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Literature / The Killer Angels

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"Well, boy, if [man]'s an angel, he's sure a murderin' angel."
"This is free ground. All the way from here to the Pacific Ocean. No man has to bow. No man born to royalty. Here we judge you by what you do, not by what your father was. Here you can be something. Here's a place to build a home. It isn't the land—there's always more land. It's the idea that we all have value, you and me, we're worth something more than the dirt. I never saw dirt I'd die for, but I'm not asking you to come join us and fight for dirt. What we're all fighting for, in the end, is each other."
Colonel Joshua Lawrence Chamberlain

The Killer Angels is a famous 1974 novel written by Michael Shaara about the Battle of Gettysburg. It is written from the perspective of several commanders, including General John Buford and Colonel Joshua Lawrence Chamberlain on the Union side, Generals James Longstreet and Robert E. Lee on the Confederates, with single chapters for a Confederate spy named Harrison, General Lewis Armistead, and British observer Arthur Fremantle. The story covers the three-day battle from the perspective of these characters and explores their motives for fighting, their loyalties to whichever cause, and the humanity and hell of the war.

The novel became hugely influential in the popular perception of the Civil War, winning a Pulitzer Prize, gaining accolades from military historians, and inspiring Ken Burns' famous documentary on the entirety of the war. In 1993, The Killer Angels was adapted into the film Gettysburg, which was very faithful to the source material. Although Shaara died in 1988, his son Jeffery continued his work in the prequel novel Gods and Generals and a sequel, The Last Full Measure, using his father's characterizations.

As of 2014, the book is in its 112th printing.


  • Achey Scars: John Buford has some old wounds that still bother him.
  • Annoying Younger Sibling: Tom to Colonel Chamberlain. Chamberlain has to frequently remind him to call him "sir," not Lawrence.
  • As the Good Book Says...: Most often Lee, who is devoutly religious, will invoke the Bible.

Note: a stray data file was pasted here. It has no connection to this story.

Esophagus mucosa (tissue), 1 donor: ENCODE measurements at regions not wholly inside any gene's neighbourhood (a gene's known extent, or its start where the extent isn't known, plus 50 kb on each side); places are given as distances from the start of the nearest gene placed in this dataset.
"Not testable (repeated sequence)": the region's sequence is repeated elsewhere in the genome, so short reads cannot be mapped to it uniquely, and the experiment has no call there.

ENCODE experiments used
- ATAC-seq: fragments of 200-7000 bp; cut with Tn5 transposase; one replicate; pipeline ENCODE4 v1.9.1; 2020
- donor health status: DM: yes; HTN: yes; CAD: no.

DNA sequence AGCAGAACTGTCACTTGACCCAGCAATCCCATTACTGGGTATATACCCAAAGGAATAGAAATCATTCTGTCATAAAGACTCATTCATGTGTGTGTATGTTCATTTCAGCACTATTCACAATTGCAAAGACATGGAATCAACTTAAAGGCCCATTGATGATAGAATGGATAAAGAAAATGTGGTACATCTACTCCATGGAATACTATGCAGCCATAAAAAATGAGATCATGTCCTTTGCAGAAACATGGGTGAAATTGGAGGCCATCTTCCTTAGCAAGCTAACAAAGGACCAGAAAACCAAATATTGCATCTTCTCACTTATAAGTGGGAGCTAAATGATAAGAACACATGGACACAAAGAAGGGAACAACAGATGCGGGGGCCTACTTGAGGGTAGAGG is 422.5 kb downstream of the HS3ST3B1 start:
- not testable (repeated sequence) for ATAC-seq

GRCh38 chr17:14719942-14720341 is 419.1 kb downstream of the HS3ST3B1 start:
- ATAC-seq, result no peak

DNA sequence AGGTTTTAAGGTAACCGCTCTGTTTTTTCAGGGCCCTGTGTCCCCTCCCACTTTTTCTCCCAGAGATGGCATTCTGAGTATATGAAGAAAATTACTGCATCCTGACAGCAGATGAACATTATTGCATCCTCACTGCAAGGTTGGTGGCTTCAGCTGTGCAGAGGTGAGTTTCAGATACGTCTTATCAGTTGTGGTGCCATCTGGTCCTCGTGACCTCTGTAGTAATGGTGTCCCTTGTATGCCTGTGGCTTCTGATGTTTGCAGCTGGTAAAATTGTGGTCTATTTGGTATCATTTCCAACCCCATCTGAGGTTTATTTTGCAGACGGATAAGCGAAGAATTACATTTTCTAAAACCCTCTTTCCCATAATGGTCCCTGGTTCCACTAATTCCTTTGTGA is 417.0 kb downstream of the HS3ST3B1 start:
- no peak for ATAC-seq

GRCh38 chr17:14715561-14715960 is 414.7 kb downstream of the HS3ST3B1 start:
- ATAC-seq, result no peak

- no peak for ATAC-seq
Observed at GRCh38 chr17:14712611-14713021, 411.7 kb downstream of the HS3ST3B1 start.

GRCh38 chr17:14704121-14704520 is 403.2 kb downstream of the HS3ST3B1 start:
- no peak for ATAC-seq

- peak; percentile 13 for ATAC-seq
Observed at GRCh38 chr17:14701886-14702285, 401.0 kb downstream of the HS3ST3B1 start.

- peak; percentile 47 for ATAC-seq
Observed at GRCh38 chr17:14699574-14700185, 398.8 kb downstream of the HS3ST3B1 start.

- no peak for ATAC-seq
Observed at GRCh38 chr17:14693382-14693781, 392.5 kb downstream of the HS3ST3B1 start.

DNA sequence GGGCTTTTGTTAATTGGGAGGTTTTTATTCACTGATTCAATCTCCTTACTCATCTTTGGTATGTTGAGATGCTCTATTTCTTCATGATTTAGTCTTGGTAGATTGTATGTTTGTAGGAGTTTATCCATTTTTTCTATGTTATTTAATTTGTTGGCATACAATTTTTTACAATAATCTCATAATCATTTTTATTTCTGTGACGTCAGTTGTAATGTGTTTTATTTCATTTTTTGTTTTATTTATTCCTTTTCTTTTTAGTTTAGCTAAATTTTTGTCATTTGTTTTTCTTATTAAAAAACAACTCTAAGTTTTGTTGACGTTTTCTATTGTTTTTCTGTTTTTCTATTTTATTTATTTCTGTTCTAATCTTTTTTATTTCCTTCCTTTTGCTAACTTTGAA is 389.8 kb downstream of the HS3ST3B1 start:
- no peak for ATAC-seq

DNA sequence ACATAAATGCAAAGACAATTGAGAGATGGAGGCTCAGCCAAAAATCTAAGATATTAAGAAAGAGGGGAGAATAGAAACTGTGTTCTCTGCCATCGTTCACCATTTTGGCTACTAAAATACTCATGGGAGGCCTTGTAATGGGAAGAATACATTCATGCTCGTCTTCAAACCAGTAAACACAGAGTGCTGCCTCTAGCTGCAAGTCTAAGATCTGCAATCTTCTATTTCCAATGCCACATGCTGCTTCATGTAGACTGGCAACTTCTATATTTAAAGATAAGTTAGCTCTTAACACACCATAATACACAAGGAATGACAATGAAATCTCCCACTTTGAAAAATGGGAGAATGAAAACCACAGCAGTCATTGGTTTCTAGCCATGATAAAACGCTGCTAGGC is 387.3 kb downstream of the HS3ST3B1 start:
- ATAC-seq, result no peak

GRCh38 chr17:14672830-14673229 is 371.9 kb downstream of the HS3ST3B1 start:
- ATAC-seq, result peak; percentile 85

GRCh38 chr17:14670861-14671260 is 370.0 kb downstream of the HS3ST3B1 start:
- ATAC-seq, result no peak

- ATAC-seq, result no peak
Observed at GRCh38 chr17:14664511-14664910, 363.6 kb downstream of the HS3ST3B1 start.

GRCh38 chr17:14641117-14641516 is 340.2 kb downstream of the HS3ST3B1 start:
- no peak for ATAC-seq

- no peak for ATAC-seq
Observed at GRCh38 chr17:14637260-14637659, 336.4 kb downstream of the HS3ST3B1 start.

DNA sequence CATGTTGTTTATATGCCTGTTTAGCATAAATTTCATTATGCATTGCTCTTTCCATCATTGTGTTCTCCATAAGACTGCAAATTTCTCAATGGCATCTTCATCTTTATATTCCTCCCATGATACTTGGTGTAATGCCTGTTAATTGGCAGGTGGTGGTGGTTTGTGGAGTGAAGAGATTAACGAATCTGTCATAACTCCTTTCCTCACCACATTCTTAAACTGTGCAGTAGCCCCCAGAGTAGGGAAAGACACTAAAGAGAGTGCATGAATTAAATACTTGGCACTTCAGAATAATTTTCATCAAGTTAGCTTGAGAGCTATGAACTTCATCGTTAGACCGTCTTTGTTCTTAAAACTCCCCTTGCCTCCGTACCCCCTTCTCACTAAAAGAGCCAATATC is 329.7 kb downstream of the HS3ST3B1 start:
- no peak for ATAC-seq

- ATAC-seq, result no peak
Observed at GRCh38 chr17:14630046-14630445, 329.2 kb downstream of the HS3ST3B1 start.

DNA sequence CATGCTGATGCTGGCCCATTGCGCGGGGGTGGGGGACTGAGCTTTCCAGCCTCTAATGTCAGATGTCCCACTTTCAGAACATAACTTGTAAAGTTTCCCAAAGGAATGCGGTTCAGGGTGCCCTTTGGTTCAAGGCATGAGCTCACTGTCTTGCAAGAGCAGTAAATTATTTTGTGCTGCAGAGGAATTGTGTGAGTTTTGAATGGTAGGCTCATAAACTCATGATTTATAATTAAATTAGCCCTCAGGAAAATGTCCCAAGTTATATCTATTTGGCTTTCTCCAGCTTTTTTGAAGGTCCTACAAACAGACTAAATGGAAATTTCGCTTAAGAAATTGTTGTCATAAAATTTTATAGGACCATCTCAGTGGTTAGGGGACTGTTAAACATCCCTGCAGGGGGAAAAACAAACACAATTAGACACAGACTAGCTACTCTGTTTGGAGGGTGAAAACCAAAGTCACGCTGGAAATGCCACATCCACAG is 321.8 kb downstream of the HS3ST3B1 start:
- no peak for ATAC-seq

• Attack Pattern Alpha: Out of ammunition and knowing that the next Confederate assault will overrun his position, Chamberlain briefs his officers on the "right wheel forward" maneuver that will, he hopes, break Rebel morale. That and the naked bayonets on his men's muskets.
  • Badass Bookworm: Joshua Lawrence Chamberlain was a professor of rhetoric at Bowdoin College before joining the army. Fittingly, he carries the day with a maneuver described as textbook.
  • Bayonet Ya: Chamberlain's order of a bayonet charge when his company runs out of ammunition. Afterwards, some of his men say that they couldn't make themselves actually stab anyone.
  • Be Careful What You Wish For: Pickett's desire to have his division used in battle leads to it being destroyed.
  • Big Brother Instinct: It comes through in shades for Chamberlain towards Tom. A few moments throughout his narration he notes Tom's relative youth and goes out of his way to let him rest when he can and to keep him out of danger. In one of the moments when he can't and orders Tom to fill a hole in their line, he's later horrified he used his brother in this way and realizes that his concern for Tom's safety is a liability.
  • Blood Knight: Sickles, off-screen, pulling his unit forward into Devil's Den and disaster. This causes the crisis on Little Round Top which results in the 20th Maine's placement there.
  • Blood Brothers: Armistead and Hancock. At their parting before the war, Armistead told Hancock with sincerity "if I ever raise a hand against you, may God strike me dead." Armistead is mortally wounded in Pickett's Charge and deeply distraught when told that Hancock has also been wounded.